Saint Stan

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“Do you know what scares me?”

This is not the question I wanted to hear while speeding down an icy highway with my buddy Stan.

I didn’t know what was scaring Stan, but I did know what was scaring me – his driving.

A winter storm had roared in from the Dakotas earlier that afternoon, forcing the state patrol to close and padlock the blizzard gates on I-90, but Stan found a parallel road. Since the troopers were busy covering the freeway entrances, he figured he could go as fast as he wanted.

“What scares you?” I asked.

“Las Vegas.”

“What?”

“Daphne wants to go to Las Vegas over the holidays.  I don’t know if I can handle it.”

“I can see that,” I told him. “let’s just say Vegas is not built for people like you who have poor impulse control – or on second thought, maybe it is.”

“So what do I do?”

As we spoke, the box of the truck passed the cab.  Stan corrected the spin – but over compensated.  The box then passed us on the other side.

“Indulge only in moderation,” I told him, hoping he knew I was talking about more than Las Vegas.

“Ain’t nothing moderate about that town,” he said.

“You have a point there.”

A few twists of the wheel brought the truck back into line.

“Stan, what you need is a higher power.”

“How high?”

“Whatever you are comfortable with.”

Stan thought about for a while.

Then it came to him in a flash.  “Remember how the nuns said we should model our lives on the saints?  Well, I need a one now.  A saint who is completely opposite everything that is Las Vegas.”

It was not a bad idea, but I didn’t believe Stan from an instant.  I knew he was up to something; he always is –  but then again, if anyone needed a saint, it was Stan.

And not just any saint would do. What he needed was a real hard-ass, a saint whose rejection of wealth, glitz and hedonism was total.  One who could shield him from the temptations of Las Vegas.  In other words, the perfect Anti-Stan.

We listed every saint we knew and considered each of their qualities – but eventually, we had to rejected them all, because after all, this was Stan we were talking about.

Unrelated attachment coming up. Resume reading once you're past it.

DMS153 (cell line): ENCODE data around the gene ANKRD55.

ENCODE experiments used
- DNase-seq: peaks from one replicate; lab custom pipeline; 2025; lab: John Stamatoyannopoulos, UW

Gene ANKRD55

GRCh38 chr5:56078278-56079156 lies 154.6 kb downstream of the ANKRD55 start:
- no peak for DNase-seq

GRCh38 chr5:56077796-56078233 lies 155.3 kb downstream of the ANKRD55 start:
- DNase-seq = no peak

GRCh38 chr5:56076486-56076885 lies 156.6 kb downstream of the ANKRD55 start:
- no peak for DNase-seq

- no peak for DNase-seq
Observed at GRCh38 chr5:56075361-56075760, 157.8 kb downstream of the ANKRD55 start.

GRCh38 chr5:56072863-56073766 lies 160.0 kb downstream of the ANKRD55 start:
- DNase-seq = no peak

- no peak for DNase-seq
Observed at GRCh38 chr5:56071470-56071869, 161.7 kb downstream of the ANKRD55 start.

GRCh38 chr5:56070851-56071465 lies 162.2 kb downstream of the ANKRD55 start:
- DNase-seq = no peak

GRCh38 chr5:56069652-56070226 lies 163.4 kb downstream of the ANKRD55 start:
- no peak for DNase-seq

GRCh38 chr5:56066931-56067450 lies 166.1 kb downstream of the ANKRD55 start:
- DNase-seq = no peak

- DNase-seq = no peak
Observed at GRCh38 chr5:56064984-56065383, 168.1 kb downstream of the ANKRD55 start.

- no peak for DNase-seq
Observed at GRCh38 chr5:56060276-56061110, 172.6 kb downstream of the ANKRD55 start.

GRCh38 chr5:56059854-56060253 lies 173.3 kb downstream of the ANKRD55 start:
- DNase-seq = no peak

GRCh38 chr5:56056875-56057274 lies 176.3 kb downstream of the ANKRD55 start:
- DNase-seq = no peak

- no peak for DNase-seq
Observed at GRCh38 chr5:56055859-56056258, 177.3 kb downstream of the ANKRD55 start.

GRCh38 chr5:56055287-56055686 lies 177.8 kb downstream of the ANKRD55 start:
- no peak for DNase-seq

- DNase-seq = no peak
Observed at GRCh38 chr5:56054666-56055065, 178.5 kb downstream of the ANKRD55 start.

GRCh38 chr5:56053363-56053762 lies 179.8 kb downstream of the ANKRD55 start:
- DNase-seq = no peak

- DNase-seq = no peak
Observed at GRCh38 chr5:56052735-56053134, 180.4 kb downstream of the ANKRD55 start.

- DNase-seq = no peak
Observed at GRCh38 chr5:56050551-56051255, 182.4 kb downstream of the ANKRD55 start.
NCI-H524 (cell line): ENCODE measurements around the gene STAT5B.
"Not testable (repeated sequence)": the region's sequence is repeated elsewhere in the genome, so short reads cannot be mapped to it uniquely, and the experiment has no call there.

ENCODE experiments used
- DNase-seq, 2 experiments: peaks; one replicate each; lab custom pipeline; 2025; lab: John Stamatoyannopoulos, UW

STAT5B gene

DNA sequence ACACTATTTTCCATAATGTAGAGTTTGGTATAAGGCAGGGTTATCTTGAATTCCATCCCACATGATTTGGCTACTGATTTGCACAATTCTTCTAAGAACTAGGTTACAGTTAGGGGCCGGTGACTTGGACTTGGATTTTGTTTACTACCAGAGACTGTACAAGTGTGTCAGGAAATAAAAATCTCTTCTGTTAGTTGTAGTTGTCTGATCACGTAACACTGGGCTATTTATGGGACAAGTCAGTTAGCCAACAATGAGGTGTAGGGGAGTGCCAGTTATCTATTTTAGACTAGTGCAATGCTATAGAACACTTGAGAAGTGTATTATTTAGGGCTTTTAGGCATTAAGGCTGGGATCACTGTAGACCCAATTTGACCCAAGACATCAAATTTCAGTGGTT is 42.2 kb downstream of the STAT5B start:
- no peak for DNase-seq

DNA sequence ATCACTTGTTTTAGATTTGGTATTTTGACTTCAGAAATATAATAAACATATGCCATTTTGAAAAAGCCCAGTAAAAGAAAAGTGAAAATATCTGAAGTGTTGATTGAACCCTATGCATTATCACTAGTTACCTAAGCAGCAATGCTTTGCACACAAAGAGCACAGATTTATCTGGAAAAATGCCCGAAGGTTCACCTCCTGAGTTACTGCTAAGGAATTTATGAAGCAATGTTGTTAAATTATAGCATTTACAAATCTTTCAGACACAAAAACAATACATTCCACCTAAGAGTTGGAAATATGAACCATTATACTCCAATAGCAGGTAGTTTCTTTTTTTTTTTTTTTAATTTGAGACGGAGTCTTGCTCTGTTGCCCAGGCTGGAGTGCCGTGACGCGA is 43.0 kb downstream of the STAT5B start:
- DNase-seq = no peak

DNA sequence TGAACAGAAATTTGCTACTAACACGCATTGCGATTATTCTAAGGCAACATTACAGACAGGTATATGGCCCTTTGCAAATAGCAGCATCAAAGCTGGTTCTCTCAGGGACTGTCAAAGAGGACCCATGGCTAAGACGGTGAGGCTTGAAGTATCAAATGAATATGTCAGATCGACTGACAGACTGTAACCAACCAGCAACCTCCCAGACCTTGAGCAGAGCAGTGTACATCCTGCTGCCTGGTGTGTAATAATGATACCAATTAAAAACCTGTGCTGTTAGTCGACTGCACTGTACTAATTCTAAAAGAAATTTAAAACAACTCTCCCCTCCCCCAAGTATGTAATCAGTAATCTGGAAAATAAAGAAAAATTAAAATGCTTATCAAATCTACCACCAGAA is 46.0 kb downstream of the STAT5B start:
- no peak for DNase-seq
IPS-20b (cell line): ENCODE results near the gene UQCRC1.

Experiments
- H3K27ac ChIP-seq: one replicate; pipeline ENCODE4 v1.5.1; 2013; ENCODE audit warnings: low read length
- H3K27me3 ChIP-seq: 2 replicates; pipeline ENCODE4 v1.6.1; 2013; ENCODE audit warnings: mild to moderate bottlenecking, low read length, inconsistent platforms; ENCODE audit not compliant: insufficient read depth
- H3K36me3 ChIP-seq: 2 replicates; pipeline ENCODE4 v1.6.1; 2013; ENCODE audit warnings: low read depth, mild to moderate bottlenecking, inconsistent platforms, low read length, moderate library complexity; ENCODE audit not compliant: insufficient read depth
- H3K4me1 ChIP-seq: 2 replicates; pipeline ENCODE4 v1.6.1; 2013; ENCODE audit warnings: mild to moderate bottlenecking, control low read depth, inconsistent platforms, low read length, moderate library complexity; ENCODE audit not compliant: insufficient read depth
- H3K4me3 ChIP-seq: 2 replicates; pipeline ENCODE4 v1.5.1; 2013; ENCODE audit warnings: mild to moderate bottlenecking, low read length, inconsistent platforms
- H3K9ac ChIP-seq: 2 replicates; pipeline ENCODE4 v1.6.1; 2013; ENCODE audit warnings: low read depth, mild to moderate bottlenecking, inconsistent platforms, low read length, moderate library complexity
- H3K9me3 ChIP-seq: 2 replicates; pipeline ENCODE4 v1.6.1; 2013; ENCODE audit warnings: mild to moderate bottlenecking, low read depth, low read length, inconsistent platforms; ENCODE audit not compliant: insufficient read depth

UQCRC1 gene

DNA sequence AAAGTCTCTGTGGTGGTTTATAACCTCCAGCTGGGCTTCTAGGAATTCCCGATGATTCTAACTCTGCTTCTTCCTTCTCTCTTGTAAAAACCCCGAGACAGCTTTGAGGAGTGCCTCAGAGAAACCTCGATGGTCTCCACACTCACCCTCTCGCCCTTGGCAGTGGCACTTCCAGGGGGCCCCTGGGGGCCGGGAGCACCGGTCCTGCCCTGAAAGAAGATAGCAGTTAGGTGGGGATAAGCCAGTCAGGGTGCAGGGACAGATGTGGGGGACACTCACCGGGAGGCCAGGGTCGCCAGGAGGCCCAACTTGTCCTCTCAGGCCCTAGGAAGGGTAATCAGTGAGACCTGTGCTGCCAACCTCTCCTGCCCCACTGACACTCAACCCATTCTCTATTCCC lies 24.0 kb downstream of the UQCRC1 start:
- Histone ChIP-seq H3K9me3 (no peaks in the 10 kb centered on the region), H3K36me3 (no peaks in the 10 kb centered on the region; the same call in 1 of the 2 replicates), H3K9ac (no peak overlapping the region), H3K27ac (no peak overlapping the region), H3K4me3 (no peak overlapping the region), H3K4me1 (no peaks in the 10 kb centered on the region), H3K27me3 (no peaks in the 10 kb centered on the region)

Then snap!

“I’ve got it,” I cried, “remember Saint Simeon?”

“Not really.”

“He’s the guy who so rejected the pleasures of the flesh that he climbed to the top of a fifty foot pedestal and spent the rest of his life up there.”

“You mean he never came down?”

“Never.”

“And he lived in that tiny space his whole life?”

“He did.”

“Why?”

“Because instead of giving into every impulse, people like Saint Simeon pursued grace by denying themselves everything that felt good.”

“It sounds miserable.”

“It probably was – but at least he was above temptation; to be precise, fifty feet above temptation.”

“So anytime something feels way too good, I should reject it?”

“For you, that would be a good place to start.”

“Could I really become a saint?”

“Maybe not, but you can begin by driving like one.”

Daphne called that evening.

“You’ve been talking to Stan again.”

“Yes,” I confessed.

“He says he would rather live on a pedestal than go to Las Vegas with me.”

“You have to understand,” I told her, “he is afraid about what the trip might bring. He doesn’t know if he can control himself out there.  This is a sign of real progress.”

“No, it isn’t,” she said, “what he wants is to compete in the regional pool tournament being held at The Pit the same week.”

“Oh, I forgot about that.”

“I told Stan if he didn’t go to Vegas, I’d make his life more miserable than it currently is.”

“So why are you calling me?”

“I called to remind you that there are consequences for putting stupid ideas in Stan’s head.”